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An Unbalanced Load: women, men and transport

Women crossing the border by foot in Bolivia by Ben Grozier

Key knowledge gaps:

  • Even though there are isolated gender-disaggregated transport data there is still a big need to collect disaggregated data in a systematic way through for example including transport and access questions in the census, national household travel survey, or national demographic and health surveys.
  • There is a lack of quantitative data on women’s access to IMTs, as well as a lack of detailed travel patterns available for women especially in rural areas. Overall but especially in Latin America more research is needed on gender and transport issues.
  • Where solid gender-disaggregated transport data does exist it is often not visible for decision-makers and not used to its full potential. A gender and transport atlas could demonstrate the complexity of issues surrounding gendered mobility and access and the importance of quantitatively documenting and visualizing the situation on an international scale.
  • There is a lack of good impact and evaluation studies in those countries where gender mainstreaming has occurred in the transport policy and/or implementation level. A solution could be to design a system of gender audits to ensure that good engendered policy is translated into actions on the ground

Even though transport professionals are increasingly aware of the social dimension of transport, there is still a fundamental lack of awareness and inclusion of the gender-differentiated impact of transport policy and provision. In general and especially in rural areas of developing countries, women and girls spend more time and effort on transport (due to household chores such as fetching water and firewood), have less access to public services (including health), face greater safety and security risks while travelling, and have less control over resources. In addition women have less access to use different types of transport such as wheel barrows, motor cycles and/or other Intermediate Means of Transport. In Tanzania, for example women spend four times as much time on transport-related tasks than men do. By improving mobility and accessibility and reducing the transport burden for women this ‘time poverty’ may be reduced and women and girls can free time for education, health, social activities and income-generation.

More specifically, accessibility to health care plays a key role for women, particularly access to obstetric services including pre-, peri- and post-natal care. The “three delays” model developed by Thaddeus and Maine (1994) identifies key time periods in peri-natal complications during which delays can occur that have direct consequences for maternal and child survival. The first delay is the decision to seek health care, the second the accessibility of the health care service and the last delay occurs in the quality of the health service. Although not directly specified, transportation for the mobility of pregnant women is clearly a key component of the three delays model. Travel costs and inadequate transport infrastructure, combined with poverty and distance from health care facilities are implicit in two of the three factors affecting health service utilisation and provision. These in turn impact upon all three phases of delay identified as determinants of maternal and neonatal survival, from the initial decision to seek medical care, through identification of and arrival at a health care facility to finally receiving timely and appropriate care.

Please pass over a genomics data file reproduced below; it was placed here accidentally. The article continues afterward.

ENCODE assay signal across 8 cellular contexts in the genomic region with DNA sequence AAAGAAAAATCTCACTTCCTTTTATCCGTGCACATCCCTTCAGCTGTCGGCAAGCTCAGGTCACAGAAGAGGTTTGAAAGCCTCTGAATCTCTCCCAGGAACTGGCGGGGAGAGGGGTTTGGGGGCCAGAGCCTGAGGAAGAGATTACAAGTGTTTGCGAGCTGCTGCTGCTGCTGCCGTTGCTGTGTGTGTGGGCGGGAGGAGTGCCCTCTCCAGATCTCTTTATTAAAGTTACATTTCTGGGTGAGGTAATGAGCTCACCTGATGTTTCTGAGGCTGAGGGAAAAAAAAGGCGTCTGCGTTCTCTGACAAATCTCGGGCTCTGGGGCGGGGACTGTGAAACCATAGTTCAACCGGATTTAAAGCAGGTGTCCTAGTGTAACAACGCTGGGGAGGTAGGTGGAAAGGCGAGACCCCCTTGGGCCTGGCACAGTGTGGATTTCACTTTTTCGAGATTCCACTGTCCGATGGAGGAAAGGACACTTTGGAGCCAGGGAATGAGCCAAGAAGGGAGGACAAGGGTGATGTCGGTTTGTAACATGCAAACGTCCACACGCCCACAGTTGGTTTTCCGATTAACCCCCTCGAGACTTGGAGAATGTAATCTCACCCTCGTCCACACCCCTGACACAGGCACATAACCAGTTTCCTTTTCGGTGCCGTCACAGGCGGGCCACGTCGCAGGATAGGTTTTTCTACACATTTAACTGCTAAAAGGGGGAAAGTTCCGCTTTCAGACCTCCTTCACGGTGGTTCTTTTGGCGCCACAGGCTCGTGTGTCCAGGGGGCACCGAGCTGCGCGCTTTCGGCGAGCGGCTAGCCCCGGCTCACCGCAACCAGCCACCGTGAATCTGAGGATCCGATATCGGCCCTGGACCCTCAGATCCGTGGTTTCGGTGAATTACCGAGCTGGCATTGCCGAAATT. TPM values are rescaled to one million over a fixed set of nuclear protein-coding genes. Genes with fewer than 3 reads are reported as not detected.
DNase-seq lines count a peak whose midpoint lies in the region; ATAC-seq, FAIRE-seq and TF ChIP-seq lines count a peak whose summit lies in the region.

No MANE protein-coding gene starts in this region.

Improved transport accessibility to health care and attended births (including emergency transport), maternal and child mortality rates can be reduced helping to achieve MDGs 4 and 5. This is an important benefit from improved rural transport infrastructure, often stated by poor women in isolated communities as a reason to invest in, for example, rural roads.

Experience from many countries also shows that girls’ school enrolment in particular, is dependent on transport and infrastructure development:

Conversation about the gendered nature of transport planning and provision has continued since the early nineties. Despite this, gender issues are still rarely prioritised in transport investments, women continue to have less access to time saving household transport technologies than men, and gender relations often reinforce women’s time poverty and external immobility. For example in China the national gender machinery includes 24 ministries and five civil society organisations but does not include the Ministry of Transport. Ten years on from the World Bank first highlighting women’s unequal transport burden, a combination of gender relations and low purchasing power has been demonstrated to still restrict women’s equal access to transport modes in Burkina Faso, Cameroon, Tanzania and Zambia. Gender and transport researchers also point to women’s mobility being restricted by their lack of ‘power to choose’. Where gender-mainstreaming in transport has occurred in the enabling policy environment, it is often not translated in practice and/or good evaluation and impact data are missing.

Addressing gender equity and women’s empowerment in transport is contingent not just on investment in transport and roads. It hinges upon the commitment of governments and transport agencies to mainstream gender into their planning and implementation; the degree to which they are able or willing to address women’s time poverty; their lack of access to affordable transport technologies and ultimately the gender relations that exacerbate all these barriers to female mobility.